So the grass cuttings that we have go into this spinning type aerobic bin. A friend gave us this bin because she couldn’t deal with the compost .. she put all her food scraps in it, and when it was full she had to empty it. She tried to bury the compost but couldn’t stop the rodents from finding it. Oh, too much work!! So I didn’t even try that, but I did find out that if I put the grass clippings into it, and remember to give it a spin most days, they break down very quickly, and voila, more composted mulch!

If I had some grass clippings at the time I was putting stuff through the mulcher, it wouldn’t hurt to add them to the mix. If they were already moldy, I would certainly keep clear of the dust and take particular care not breath it.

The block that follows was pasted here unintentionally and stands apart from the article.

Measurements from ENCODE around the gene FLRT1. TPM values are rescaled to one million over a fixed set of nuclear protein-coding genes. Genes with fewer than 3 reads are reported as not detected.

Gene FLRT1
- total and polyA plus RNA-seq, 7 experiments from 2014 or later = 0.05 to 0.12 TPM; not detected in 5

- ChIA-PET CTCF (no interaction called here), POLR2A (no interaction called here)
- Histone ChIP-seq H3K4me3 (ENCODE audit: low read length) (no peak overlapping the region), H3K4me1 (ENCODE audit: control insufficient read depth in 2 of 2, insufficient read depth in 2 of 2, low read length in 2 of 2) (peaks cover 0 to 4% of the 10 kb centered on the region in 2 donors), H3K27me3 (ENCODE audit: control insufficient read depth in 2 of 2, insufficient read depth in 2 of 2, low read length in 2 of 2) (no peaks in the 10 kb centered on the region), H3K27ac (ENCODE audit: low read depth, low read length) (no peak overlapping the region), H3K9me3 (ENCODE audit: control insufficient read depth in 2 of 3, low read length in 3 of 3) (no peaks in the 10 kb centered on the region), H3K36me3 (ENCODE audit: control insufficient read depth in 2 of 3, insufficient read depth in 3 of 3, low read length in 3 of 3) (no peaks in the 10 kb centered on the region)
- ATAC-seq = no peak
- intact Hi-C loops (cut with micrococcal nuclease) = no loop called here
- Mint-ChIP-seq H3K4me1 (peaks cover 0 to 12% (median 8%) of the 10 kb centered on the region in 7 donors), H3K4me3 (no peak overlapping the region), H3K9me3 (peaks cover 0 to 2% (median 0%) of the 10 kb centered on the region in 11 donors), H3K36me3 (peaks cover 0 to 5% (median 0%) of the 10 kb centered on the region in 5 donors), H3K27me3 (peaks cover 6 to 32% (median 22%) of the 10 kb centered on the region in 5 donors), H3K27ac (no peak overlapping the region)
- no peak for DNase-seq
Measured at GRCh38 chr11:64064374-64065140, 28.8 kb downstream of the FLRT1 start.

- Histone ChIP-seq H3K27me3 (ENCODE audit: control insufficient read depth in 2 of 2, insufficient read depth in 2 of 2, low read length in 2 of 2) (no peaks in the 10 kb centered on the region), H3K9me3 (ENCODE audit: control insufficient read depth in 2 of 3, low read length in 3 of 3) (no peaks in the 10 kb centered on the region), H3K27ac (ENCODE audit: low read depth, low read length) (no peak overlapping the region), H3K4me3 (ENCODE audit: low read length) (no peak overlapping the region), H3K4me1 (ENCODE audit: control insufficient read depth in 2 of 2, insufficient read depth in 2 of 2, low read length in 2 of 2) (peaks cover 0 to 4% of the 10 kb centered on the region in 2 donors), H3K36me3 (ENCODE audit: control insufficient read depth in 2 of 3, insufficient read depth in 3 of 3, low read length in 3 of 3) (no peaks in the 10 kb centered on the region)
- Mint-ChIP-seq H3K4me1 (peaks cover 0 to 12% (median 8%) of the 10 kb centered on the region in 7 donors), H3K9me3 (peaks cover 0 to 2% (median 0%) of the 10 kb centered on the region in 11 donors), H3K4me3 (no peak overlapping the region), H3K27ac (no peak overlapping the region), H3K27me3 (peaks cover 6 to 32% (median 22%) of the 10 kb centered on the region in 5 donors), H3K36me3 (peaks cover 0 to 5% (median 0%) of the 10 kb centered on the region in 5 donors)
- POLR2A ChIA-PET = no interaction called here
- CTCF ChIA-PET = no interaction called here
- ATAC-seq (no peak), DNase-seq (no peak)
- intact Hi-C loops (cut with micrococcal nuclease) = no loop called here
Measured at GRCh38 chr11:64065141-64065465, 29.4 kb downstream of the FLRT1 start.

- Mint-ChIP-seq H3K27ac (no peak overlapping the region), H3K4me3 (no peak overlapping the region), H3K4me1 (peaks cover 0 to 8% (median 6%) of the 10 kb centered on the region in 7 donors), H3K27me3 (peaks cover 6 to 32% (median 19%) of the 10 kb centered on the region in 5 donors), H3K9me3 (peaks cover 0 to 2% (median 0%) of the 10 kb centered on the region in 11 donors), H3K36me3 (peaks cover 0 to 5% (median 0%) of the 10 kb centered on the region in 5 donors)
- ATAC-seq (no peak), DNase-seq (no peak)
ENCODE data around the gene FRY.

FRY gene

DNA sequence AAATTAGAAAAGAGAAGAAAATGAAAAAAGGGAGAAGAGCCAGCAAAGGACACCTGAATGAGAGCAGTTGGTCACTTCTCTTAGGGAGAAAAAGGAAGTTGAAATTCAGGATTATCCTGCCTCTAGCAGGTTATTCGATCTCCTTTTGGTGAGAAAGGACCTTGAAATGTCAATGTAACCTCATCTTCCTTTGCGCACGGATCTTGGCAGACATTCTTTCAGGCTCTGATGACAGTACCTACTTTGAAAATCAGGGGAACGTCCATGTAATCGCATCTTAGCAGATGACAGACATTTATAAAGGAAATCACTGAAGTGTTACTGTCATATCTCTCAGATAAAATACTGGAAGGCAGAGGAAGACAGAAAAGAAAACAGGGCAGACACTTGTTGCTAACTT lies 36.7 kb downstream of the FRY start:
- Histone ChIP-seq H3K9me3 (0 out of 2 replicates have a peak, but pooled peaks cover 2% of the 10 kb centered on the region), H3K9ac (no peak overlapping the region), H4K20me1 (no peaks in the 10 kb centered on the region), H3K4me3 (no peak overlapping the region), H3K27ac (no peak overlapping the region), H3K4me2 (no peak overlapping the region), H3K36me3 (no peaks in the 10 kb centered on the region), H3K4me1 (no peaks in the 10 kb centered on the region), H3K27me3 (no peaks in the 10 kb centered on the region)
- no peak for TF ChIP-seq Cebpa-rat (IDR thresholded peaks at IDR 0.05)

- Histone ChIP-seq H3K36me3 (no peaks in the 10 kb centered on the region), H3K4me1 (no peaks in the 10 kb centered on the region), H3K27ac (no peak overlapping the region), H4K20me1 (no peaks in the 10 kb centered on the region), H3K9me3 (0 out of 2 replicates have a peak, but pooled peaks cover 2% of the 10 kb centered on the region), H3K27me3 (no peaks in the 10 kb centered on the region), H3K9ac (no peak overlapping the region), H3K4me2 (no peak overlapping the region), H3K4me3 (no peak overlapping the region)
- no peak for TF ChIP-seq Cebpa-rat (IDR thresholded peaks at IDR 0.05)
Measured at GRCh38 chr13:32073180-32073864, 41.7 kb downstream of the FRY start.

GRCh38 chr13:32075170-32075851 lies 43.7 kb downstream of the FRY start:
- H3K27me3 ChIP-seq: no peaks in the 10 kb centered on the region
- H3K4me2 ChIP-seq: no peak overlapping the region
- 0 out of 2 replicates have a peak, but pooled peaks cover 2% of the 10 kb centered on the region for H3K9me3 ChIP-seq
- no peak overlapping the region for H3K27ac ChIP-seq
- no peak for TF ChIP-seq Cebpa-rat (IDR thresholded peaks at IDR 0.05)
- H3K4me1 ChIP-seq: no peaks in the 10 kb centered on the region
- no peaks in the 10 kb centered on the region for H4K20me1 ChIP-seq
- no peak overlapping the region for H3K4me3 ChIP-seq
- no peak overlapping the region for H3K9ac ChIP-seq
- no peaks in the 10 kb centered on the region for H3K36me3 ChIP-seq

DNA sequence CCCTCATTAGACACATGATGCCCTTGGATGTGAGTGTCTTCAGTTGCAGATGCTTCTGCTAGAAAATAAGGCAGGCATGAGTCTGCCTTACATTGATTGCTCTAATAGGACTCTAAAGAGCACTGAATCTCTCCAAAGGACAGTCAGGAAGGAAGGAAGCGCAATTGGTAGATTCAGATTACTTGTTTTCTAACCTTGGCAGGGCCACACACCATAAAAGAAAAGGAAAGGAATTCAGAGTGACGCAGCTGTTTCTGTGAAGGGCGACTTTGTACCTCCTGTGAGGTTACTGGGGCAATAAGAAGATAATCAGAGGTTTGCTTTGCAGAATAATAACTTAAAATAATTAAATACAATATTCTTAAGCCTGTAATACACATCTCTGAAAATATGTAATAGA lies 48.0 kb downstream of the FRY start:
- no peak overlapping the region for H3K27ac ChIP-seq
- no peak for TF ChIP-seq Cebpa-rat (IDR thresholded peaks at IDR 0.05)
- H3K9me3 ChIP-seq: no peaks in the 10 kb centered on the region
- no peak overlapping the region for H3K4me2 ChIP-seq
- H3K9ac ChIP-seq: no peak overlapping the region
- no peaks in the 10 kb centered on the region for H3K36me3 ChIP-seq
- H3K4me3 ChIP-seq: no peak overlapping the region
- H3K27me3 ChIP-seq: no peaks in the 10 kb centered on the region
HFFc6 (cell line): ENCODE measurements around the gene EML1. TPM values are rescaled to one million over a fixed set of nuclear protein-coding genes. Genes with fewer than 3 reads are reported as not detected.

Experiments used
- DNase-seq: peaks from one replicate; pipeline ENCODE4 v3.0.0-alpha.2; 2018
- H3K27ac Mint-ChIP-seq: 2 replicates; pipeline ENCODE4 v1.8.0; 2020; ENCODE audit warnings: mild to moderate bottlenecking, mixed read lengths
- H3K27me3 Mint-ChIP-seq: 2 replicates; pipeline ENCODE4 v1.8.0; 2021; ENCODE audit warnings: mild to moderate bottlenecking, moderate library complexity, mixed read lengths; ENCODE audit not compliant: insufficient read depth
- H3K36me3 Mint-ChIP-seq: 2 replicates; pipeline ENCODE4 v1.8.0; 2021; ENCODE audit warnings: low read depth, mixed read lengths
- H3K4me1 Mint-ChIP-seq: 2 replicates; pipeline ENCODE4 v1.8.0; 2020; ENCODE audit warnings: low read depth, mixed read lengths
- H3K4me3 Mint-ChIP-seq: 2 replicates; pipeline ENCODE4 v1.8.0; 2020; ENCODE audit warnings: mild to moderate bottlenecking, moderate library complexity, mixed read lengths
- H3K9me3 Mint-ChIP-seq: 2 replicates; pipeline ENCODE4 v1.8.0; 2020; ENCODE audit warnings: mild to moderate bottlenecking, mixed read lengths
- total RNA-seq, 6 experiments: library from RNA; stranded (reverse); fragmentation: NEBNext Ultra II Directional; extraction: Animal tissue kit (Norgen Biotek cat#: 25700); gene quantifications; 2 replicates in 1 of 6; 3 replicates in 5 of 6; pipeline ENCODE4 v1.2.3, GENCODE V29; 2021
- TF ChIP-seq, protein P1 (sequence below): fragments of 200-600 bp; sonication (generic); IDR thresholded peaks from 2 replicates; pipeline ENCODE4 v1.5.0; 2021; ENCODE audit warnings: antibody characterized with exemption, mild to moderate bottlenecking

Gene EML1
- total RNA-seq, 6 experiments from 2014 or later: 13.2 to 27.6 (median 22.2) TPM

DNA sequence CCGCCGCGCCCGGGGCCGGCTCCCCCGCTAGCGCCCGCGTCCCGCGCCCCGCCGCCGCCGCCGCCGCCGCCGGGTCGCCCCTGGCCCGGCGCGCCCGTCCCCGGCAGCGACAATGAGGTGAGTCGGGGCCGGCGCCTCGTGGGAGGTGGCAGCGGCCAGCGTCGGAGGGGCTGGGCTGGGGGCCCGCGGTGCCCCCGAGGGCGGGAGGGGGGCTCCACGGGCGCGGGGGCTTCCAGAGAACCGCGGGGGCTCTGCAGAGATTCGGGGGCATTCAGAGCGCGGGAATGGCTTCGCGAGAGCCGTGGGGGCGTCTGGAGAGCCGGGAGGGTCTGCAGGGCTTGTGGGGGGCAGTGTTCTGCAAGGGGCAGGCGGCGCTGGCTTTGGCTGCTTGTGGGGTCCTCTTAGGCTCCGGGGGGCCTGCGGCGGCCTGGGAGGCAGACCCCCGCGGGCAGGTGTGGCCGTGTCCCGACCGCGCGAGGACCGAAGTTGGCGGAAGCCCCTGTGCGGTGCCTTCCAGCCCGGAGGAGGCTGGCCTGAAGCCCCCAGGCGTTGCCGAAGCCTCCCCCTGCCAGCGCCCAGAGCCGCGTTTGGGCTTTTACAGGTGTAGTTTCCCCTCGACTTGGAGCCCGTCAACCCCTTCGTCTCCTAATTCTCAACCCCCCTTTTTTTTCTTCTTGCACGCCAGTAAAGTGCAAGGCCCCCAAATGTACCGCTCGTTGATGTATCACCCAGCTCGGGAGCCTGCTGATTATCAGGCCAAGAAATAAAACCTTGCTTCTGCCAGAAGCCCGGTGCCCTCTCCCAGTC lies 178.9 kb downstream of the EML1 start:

Vegetable garden is going fine!

by cjj on November 11, 2014

Vegetable garden with early morning shadow. Vegetable garden. November, mid spring.


The vegetable garden continues to provide us with enough vegetables for our real food diet. As well as vegetable and meat meals and salads, we have a green smoothie every day. I love the fact that I can make it all from living vegetables that have been grown completely without man made chemicals. So far, our only fertiliser has been horse manure and organic mulch. On the advice of the local nursery man (Heemskerks in Tamworth) we’re switching to lucern mulch. He pointed out that it is much more nutritious for the plants than sugar cane mulch. (NTS: find a reference for this!)


Two eggs in the nest of a crested pigeon. Two eggs in the nest of a crested pigeon.


I thought I was going well with the winter chores in the garden because I was ready to trim the abelia hedge weeks before the official start to spring … but oh no! I can’t do it now because there’s a nest in it.

On the same note, we have an untidy stack of boxes out side the back door, and there’s a nest in there too!! So that mess will just have to stay there for a while. After all, the birds live here too!